Thursday, May 23, 2013

Artist Interview :: David Kasman

Get to know a Copley artist! David Kasman's works are currently featured in our "Fine Arts Work Center Fellows" exhibit in the upper gallery. A fellow in 2008, David spent the month of September in Provincetown, MA focusing on his loose, painterly canvases and abstract sculptures. Recently, the Co|So staff interviewed one of our multi-talented members about this work and his artistic career. 

1. Tell us about your work in the Fine Arts Work Center Fellowship Show.

They run the spectrum, but they were all painted from direct observation as opposed to working from photographs. It is a personal thing, but I cannot think of a single great painting, a painting that I really love, a single masterpiece, that was based on a photograph. When you boil it all down, a painting done from a photograph is a painting of a photograph; a painting done from life has the potential to convey something more visceral. My four paintings in this show focus on different aspects of the real world. The sailboat is about light, the dining room is about color, the Monhegan Blizzard is about atmosphere and the T-Rex is about plastic realization. 

David Kasman, Dinner Party Remains, 29 x 33, oil.

2. How would you characterize the arc of your career?

My first sculptures were abstract, wood pieces and, to this day, I consider abstract composition to be at the heart of all my work. From there, I spent a number of years focused on, so called, representational sculpture.  In 2002, I tried my first oil painting. Painting had not interested me until that point, because I had no real understanding of it. Once painting got a hold of me though, I couldn’t stop that either. And now, everything has fused together. My paintings have become more solid and my sculptures have become more fluid and painterly.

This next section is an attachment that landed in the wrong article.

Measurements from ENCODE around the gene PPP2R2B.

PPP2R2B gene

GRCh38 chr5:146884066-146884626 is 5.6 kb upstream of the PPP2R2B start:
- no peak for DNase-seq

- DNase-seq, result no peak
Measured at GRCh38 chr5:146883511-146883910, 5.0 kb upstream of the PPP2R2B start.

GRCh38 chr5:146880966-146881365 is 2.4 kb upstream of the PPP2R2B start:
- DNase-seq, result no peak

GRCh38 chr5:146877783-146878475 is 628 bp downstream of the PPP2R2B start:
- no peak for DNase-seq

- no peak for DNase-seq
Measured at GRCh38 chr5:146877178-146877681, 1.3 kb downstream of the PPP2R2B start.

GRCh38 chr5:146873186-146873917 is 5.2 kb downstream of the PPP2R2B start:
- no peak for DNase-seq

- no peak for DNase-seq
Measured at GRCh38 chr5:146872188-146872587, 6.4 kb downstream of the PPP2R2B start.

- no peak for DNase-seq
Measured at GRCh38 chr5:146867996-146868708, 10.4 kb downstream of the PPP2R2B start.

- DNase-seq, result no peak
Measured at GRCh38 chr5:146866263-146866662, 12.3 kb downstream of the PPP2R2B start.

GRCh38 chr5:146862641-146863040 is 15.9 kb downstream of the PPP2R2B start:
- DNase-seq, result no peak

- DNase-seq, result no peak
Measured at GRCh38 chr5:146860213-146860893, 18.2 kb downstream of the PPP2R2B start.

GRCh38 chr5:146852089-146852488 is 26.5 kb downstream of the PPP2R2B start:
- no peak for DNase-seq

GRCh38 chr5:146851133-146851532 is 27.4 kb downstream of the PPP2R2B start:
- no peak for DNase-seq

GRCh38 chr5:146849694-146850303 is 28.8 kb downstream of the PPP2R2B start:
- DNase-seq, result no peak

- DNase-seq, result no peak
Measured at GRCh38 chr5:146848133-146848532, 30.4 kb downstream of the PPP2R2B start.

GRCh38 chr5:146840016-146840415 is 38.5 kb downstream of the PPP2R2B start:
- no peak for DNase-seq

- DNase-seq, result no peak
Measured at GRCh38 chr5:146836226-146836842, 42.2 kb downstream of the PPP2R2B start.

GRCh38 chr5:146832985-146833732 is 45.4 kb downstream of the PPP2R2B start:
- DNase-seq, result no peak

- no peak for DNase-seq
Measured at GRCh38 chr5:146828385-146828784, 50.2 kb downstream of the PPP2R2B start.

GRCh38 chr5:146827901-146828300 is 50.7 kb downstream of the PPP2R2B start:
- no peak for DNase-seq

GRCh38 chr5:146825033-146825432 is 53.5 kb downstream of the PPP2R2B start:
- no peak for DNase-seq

3. When did you realize that you wanted to become an artist?

When I was at Cornell, my sculpture professor, Jonathan Squire, saw my enthusiasm and he was encouraging me to transfer into Cornell’s Arts and Science School to become a sculpture major. As much as the idea appealed to me, I didn’t consider sculpture to be a realistic career option. But, life has a way of presenting second chances, so after I sold my laboratory equipment business in 1999, I decided to make my move and become a full time sculptor. Later, I added oil painting to my endeavors. I should mention that I am not comfortable calling myself an “artist”. To me, “artist” is a loaded term. Other people may label me that, and that is fine, but I call myself “a painter and a sculptor”.

David Kasman, Reflections at Dusk, 22 x 25, oil.

4. How did FAWC affect your art/artistic voice?

The biggest effect was from contact with the Mass College of Art, MFA students. Everybody except me was in that program. When you cut through everything, what the professors and students were completely obsessed with was doing something new, that is, breaking conventions and traditions as well as pushing limits. Of course, I had already thought about this to some degree, but confronting and addressing this goal, every single day, had a positive and important impact on me.

David Kasman, T-Rex, 21 x 25, oil.

5. Describe a poignant moment/experience from your time in Provincetown.

There were a few MFA students that I used to hang out with during my stay at the FAWC. One of them told me that his professor had suggested that we might think about our earliest interests as sources for inspiration, as clues to our most elemental interests. My earliest obsession was dinosaurs, or more specifically, fossilized skeletons of dinosaurs. Suddenly, I realized that perhaps I should develop larger and more fossil-like versions of my sculptures! The results of this realization will form the core of my upcoming 2014 Copley Society solo show. Stay tuned …